One solar expert, who asked to stay anonymous, complained that “before, nobody cared about the solar industry.” But after years of rapid growth government bodies started fighting for influence behind the scenes. There was a sort of mass misunderstanding of the industry, the expert said – it was thought that the rapid growth of earlier years would continue.

Local governments chase GDP growth

The macro-level failures wouldn’t have had such bad consequences if local government involvement hadn’t made a bad situation worse.

To attract investment from LDK Solar, politicians from Hefei’s High and New-Technology Zone took businessmen to the hotel where the company’s executive vice president was staying. Repeated efforts to persuade the company to come to Hefei included a range of preferential treatments and status as Hefei’s “No. 1 Industrial Project”.

In Wuxi the local government even announced it would create “another Suntech”. A senior executive with Suntech remembered “they gave us a timetable and said we could have several hundred mu of land for a 50,000 employee factory. It was a joke.” (a mu is equivalent to 667 square metres). He told reporters that no amount of money would have been enough.

The actions of local government further weakened macro control by central government. Wang Bohua offended a number of people by refusing local government invitations to attend evaluations for green energy projects. “You’d try and persuade them not to do it, but if you persuaded the mayor he’d just ask you to go and persuade the Party secretary.”

Zhang Xiliang, an energy economics expert at Tsinghua University, said that central government encourages green energy projects in order to improve the make-up of China’s energy supply, while local governments are more concerned with GDP and tax income. As local govermnents are responsible for finding funding for green projects, higher levels of government have little control.

Surplus inventories, heavy losses

Huarui Wind Power and Suntech were the champions of the wind and solar sectors. Both met a surprisingly similar fate.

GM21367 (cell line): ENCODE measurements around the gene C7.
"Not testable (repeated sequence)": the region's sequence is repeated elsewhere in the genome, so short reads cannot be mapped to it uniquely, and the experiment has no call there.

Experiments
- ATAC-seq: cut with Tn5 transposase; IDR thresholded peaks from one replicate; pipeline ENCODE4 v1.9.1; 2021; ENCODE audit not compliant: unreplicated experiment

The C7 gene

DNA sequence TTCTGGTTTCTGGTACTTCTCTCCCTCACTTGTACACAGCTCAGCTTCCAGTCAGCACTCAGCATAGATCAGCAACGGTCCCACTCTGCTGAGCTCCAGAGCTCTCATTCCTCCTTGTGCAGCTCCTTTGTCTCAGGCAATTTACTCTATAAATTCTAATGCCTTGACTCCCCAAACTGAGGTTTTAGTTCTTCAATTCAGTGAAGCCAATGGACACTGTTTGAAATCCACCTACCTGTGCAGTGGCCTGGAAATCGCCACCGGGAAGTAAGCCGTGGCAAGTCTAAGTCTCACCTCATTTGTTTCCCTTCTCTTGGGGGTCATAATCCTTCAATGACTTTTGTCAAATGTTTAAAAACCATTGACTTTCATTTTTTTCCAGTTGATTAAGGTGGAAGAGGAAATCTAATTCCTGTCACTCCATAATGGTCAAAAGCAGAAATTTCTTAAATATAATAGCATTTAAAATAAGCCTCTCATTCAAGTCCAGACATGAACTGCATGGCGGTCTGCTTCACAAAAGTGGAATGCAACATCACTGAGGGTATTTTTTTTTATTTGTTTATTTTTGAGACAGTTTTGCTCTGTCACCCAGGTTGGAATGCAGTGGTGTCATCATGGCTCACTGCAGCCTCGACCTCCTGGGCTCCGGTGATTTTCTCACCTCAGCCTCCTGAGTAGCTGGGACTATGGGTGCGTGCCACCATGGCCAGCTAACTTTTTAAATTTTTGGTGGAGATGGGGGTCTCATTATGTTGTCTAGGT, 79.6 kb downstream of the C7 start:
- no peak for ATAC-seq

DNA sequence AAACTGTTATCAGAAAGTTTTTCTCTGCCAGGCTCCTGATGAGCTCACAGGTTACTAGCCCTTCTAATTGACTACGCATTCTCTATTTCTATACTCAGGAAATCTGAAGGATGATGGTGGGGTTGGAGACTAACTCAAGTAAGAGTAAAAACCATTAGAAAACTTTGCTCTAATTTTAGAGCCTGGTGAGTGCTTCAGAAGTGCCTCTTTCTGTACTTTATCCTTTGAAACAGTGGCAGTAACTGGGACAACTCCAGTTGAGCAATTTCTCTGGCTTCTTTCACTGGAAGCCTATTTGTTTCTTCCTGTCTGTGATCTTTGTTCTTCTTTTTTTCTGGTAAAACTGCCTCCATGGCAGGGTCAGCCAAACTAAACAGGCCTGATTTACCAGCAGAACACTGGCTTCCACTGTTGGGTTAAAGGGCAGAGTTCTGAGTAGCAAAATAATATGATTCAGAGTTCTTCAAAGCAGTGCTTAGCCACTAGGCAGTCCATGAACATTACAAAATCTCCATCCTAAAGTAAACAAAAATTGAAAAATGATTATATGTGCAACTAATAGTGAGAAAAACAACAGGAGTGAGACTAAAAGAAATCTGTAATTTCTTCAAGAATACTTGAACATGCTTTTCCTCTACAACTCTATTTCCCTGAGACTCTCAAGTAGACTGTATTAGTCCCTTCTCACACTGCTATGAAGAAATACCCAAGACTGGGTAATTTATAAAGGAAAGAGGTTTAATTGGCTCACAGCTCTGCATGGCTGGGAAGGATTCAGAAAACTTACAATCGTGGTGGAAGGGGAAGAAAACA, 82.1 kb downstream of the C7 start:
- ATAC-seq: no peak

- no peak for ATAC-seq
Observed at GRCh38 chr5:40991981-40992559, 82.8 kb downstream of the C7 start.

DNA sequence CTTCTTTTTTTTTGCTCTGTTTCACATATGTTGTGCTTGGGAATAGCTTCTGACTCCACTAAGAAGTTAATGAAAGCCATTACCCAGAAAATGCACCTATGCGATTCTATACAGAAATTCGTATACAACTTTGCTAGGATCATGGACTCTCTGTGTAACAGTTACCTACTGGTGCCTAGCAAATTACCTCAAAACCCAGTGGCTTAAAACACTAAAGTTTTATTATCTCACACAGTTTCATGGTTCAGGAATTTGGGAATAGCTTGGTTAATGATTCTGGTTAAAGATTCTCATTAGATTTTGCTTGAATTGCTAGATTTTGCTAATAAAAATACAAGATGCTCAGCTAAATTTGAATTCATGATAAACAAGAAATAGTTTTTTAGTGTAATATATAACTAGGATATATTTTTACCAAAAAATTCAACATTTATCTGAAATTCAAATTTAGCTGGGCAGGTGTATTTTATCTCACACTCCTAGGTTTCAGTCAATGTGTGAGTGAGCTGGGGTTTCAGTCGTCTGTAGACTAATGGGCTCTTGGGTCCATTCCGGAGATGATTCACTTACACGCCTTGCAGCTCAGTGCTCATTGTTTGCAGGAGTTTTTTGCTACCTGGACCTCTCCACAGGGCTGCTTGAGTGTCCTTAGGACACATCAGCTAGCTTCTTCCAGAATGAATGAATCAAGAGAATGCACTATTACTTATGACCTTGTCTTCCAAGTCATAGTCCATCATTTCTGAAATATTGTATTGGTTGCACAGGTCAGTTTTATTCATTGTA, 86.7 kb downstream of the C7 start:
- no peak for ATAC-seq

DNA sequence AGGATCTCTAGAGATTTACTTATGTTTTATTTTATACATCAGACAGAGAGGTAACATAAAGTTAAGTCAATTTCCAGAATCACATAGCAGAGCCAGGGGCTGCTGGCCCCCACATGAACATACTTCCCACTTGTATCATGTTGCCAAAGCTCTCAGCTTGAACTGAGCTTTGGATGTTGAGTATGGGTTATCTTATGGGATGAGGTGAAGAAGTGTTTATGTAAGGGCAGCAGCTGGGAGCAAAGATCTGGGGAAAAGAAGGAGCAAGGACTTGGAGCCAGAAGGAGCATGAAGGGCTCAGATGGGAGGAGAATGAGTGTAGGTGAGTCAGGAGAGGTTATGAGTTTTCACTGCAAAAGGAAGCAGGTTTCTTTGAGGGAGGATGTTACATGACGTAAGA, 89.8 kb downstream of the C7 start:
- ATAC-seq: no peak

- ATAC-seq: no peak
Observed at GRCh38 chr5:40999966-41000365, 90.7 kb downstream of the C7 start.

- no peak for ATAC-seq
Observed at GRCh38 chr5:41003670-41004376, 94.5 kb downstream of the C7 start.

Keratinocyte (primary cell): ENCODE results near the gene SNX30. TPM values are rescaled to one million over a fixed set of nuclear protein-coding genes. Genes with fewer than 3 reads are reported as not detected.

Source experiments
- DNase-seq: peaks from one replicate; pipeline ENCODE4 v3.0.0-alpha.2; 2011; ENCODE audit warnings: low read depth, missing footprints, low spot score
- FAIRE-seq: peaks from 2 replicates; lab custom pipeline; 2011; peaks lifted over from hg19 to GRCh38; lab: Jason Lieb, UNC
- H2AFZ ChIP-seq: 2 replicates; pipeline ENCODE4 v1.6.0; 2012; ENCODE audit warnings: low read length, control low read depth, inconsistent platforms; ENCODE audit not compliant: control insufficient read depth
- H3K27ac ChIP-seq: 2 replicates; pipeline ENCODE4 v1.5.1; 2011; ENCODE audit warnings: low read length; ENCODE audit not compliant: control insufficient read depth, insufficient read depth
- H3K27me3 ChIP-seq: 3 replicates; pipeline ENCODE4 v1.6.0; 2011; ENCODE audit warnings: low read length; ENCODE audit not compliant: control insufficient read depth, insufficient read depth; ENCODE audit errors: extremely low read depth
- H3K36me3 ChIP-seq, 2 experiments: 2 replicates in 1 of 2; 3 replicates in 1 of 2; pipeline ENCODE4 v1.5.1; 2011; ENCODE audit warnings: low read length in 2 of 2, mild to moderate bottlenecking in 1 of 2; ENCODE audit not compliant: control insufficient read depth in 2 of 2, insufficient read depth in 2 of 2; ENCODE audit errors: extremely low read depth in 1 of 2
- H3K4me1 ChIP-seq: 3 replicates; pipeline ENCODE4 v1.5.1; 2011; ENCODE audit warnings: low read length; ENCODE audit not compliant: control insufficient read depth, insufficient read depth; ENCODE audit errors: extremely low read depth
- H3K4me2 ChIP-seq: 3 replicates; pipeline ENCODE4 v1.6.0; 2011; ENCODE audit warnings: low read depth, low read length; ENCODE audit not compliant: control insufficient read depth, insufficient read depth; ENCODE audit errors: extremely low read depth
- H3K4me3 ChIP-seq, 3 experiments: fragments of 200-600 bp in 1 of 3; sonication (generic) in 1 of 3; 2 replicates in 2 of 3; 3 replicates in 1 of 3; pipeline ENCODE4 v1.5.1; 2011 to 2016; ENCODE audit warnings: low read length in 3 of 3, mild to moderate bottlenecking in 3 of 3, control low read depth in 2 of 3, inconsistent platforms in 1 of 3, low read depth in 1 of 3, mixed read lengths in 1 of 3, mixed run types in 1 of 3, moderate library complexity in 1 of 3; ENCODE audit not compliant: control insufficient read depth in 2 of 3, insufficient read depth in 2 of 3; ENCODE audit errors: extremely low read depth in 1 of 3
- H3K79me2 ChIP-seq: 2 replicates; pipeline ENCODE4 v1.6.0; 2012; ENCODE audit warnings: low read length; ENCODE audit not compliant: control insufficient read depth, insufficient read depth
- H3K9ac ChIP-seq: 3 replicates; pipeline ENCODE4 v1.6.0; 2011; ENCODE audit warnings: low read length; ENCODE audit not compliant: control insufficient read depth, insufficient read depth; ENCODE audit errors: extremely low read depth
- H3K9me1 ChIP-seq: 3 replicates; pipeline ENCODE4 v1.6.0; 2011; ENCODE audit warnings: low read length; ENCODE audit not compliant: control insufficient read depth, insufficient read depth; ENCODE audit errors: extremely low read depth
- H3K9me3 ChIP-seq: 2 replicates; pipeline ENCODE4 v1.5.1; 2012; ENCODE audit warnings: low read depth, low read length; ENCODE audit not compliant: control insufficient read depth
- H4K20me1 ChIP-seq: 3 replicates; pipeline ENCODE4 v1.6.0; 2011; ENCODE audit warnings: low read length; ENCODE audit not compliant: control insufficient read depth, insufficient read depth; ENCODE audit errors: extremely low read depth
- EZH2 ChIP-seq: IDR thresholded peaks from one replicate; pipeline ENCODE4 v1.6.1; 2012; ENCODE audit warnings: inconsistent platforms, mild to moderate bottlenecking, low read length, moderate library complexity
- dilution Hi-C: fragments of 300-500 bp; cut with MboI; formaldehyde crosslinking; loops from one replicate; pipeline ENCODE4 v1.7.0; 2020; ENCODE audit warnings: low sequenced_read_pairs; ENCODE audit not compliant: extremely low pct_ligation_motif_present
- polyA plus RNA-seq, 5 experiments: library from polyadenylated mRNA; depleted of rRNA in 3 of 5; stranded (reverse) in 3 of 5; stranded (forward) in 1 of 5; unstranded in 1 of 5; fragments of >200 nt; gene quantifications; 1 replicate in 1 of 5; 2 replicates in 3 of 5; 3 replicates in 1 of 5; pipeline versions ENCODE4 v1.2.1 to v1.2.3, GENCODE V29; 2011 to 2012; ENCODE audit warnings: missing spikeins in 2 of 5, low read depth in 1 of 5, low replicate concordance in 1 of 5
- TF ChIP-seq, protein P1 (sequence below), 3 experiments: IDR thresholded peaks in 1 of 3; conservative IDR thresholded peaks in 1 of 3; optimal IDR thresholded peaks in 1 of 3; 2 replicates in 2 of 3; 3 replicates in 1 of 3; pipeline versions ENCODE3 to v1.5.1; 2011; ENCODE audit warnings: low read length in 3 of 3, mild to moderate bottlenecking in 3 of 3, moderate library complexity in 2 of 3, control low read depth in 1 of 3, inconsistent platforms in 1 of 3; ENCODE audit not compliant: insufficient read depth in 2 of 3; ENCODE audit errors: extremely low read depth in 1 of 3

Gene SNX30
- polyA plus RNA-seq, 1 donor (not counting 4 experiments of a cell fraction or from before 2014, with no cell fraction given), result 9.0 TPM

Han Junliang founded Huarui in 2006, and by 2010 it was the top wind power manufacturer in China, and the second biggest in the world. Its 2011 listing set a new record and instantly created a green energy giant valued in the hundreds of billions of yuan.

At the same time, Huarui set out to expand. But 2011 also saw the end of fast growth in the wind sector and the company was left with surplus inventories, heavy losses and a number of quality problems. It also struggled to free itself from a series of intellectual property disputes and scandals over job losses. In August 2012, investor Wei Wenyuan was forced to step forward and become acting president.

A similar farce played out at Suntech. The company listed in the United States in 2006 and started expanding. But in 2011 the solar power market slowed down, catching the company unawares and leading to losses, layoffs and a fraud scandal involving Luxembourg-based investment fund GSF. The huge size of the firm contributed to internal management failings that continue today. In August 2012, Shi Zhengrong quit as chief executive.

Li Junfeng, director of China’s National Center for Climate Change Strategy, said that the current generation of energy entrepreneurs needed to indulge in some self-reflection: “They have the best qualities of Chinese entrepreneurs, and also the worst. They don’t like to share and prefer to take everything for themselves and build empires. Together they have caused the current failures.”

But local governments are suffering even more than the businessmen.

LDK Solar is facing a 25 billion yuan debt crisis, and this has led to a 52.7% year-on-year drop in industrial profits for the first half of 2012 in the city of Xinyu. Local officials say that if LDK goes bust the city’s economy will be set back a decade.

“Local government funds are being used to help firms which should have gone bust cling on, resulting in losses for the green energy sector nationwide, and nobody wants to just walk away,” concluded a China Development Bank employee.

“In the last 10 years, our government has learned how to help a firm succeed. But how to help a company pull out of a market, or go bust – we’ve got no idea,” said Li Junfeng.

This article was first published in Southern Weekend